Houses let via tenanted farms 'require bespoke rural solutions'

Scottish Land & Estates, a rural business organisation, says houses let via tenanted farms require bespoke rural solutions
Scottish Land & Estates, a rural business organisation, says houses let via tenanted farms require bespoke rural solutions

Regulating houses let as part of agricultural holdings through private rented sector legislation instead could lead to 'intractable problems' for farming businesses, Scottish Land & Estates has warned.

The Scottish government has signalled its intention to bring homes within agricultural tenancies into greater line with the regulation and operation of the private rented sector.

SLE, a rural business organisation, said that while it supported the need for the quality of homes to be improved, bespoke rural solutions were required rather than a one-size fits all approach more suited to urban settings.

The group said regulation should be incorporated into an Agricultural Holdings Bill rather than an 'ill-advised attempt' to bring the sector into a future Housing Bill.

Sarah-Jane Laing, chief executive of SLE said: “We support the broad effort to improve the standard of housing stock on tenanted farms where required, ensuring homes are safe and warm for all.

“One of the current considerations by government is to look at housing let through agricultural holdings and how that could be brought closer into line with private rented sector legislation.

"We firmly believe that any changes to legislation should only occur through bespoke legislation, taking account of the complexity of agricultural holdings legislation rather than trying to retrospectively apply housing legislation.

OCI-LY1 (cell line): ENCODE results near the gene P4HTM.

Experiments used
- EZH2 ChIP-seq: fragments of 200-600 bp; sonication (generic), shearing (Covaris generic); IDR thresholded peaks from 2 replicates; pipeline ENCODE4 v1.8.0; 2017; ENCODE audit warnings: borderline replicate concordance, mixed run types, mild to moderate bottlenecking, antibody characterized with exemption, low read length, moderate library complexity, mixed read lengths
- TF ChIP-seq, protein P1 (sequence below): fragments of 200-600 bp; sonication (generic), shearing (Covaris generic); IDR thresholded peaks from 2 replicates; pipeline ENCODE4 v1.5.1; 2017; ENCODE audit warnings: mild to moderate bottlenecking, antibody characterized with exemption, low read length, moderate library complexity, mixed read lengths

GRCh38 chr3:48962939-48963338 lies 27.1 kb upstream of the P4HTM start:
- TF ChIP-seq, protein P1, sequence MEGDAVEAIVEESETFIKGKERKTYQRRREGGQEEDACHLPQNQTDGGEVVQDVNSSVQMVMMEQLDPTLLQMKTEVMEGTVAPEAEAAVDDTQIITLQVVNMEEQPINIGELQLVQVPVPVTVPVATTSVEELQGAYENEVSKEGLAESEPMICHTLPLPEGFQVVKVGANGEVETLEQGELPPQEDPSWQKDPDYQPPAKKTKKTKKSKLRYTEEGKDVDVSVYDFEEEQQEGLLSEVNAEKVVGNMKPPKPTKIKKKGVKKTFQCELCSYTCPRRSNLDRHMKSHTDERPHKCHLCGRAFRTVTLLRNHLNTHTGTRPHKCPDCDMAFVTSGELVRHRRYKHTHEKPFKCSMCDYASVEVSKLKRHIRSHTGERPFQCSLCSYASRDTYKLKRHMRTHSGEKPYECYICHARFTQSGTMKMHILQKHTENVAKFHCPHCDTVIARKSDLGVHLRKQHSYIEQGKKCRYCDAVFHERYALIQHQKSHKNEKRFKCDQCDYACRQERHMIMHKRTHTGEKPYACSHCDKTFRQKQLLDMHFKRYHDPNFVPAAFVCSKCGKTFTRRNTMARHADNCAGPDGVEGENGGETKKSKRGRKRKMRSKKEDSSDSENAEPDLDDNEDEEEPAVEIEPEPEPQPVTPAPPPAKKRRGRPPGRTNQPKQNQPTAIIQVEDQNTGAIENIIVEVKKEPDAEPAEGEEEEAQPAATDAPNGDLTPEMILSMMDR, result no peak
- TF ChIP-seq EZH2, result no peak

"That would be done through an Agricultural Holdings Bill but taking cognisance of wider housing policy principles. We would reach the same outcome but through a route that was better suited to tenant farming."

Issues such as repairing obligations, rent, tenants’ improvements and farmhouses forming part of the fixed equipment must all be considered, Ms Laing said.

To override the current arrangements without careful consideration could present 'real difficulties' for all within the industry, she added.

“We all share the goal of trying to increase rural housing but all too often it is thwarted by delays in planning processes, lack of funding for private affordable homes, prohibitive infrastructure and an ever-growing burden of private rented sector legislation."

Members of SLE provide more than 10,000 homes for rent in rural areas and many businesses are actively involved in building homes.

And while many farming and rural businesses are dedicated to meeting a real social need, Ms Laing said they were frustrated with current policy.

"Delivery of new homes is more complicated than it need be, and we continue to lose affordable rented housing due to ever increasing burden on landlords," she said.

"The rate of new build affordable rented houses just cannot match the homes we are losing from the sector week on week.

“The time for action is now and we need to see the Scottish government deliver on its commitment to provide rural solutions to rural housing need.”